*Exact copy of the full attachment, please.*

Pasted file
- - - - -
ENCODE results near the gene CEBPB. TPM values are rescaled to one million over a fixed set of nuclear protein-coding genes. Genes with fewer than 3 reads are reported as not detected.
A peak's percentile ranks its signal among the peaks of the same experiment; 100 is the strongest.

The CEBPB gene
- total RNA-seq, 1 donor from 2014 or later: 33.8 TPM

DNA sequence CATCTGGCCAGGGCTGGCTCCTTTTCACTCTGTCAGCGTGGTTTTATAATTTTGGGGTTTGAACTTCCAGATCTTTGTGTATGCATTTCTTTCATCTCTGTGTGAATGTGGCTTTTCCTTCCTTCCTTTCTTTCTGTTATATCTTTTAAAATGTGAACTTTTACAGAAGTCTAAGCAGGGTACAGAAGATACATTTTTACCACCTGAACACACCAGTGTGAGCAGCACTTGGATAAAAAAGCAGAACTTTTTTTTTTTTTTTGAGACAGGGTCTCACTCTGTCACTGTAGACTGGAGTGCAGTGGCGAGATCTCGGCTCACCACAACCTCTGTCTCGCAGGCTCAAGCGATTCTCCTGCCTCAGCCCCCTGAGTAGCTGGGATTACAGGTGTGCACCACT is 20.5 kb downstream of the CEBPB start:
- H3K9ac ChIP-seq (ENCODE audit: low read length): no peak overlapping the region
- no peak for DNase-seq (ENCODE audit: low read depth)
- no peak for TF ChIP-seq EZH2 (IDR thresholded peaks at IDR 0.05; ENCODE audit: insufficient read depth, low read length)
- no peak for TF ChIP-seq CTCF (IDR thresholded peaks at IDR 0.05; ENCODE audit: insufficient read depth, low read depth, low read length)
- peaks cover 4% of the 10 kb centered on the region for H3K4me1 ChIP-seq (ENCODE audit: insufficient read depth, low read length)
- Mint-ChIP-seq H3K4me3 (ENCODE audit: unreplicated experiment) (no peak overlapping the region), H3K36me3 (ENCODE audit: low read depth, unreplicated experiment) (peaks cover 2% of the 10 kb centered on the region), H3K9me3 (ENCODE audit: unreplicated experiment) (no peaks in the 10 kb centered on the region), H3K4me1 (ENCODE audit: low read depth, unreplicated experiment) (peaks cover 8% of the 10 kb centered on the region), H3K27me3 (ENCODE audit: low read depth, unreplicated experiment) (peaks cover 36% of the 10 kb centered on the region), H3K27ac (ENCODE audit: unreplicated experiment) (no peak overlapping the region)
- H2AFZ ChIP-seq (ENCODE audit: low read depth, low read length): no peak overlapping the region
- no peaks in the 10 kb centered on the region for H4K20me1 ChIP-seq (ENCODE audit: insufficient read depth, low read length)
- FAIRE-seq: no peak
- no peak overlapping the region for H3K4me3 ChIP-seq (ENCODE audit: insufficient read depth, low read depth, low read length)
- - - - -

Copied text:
ENCODE results near the gene CEBPB. TPM values are rescaled to one million over a fixed set of nuclear protein-coding genes. Genes with fewer than 3 reads are reported as not detected.
A peak's percentile ranks its signal among the peaks of the same experiment; 100 is the strongest.

The CEBPB gene
- total RNA-seq, 1 donor from 2014 or later: 33.8 TPM

DNA sequence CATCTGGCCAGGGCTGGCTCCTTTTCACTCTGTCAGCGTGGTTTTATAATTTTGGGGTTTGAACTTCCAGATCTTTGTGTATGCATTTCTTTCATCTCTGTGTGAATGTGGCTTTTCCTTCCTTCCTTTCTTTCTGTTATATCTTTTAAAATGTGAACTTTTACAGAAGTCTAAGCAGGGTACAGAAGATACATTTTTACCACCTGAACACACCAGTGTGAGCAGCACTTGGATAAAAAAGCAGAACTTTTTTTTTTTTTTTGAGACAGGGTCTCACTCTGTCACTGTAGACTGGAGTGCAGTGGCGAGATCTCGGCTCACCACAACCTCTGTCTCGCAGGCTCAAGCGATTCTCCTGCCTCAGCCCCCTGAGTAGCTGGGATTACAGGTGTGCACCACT is 20.5 kb downstream of the CEBPB start:
- H3K9ac ChIP-seq (ENCODE audit: low read length): no peak overlapping the region
- no peak for DNase-seq (ENCODE audit: low read depth)
- no peak for TF ChIP-seq EZH2 (IDR thresholded peaks at IDR 0.05; ENCODE audit: insufficient read depth, low read length)
- no peak for TF ChIP-seq CTCF (IDR thresholded peaks at IDR 0.05; ENCODE audit: insufficient read depth, low read depth, low read length)
- peaks cover 4% of the 10 kb centered on the region for H3K4me1 ChIP-seq (ENCODE audit: insufficient read depth, low read length)
- Mint-ChIP-seq H3K4me3 (ENCODE audit: unreplicated experiment) (no peak overlapping the region), H3K36me3 (ENCODE audit: low read depth, unreplicated experiment) (peaks cover 2% of the 10 kb centered on the region), H3K9me3 (ENCODE audit: unreplicated experiment) (no peaks in the 10 kb centered on the region), H3K4me1 (ENCODE audit: low read depth, unreplicated experiment) (peaks cover 8% of the 10 kb centered on the region), H3K27me3 (ENCODE audit: low read depth, unreplicated experiment) (peaks cover 36% of the 10 kb centered on the region), H3K27ac (ENCODE audit: unreplicated experiment) (no peak overlapping the region)
- H2AFZ ChIP-seq (ENCODE audit: low read depth, low read length): no peak overlapping the region
- no peaks in the 10 kb centered on the region for H4K20me1 ChIP-seq (ENCODE audit: insufficient read depth, low read length)
- FAIRE-seq: no peak
- no peak overlapping the region for H3K4me3 ChIP-seq (ENCODE audit: insufficient read depth, low read depth, low read length)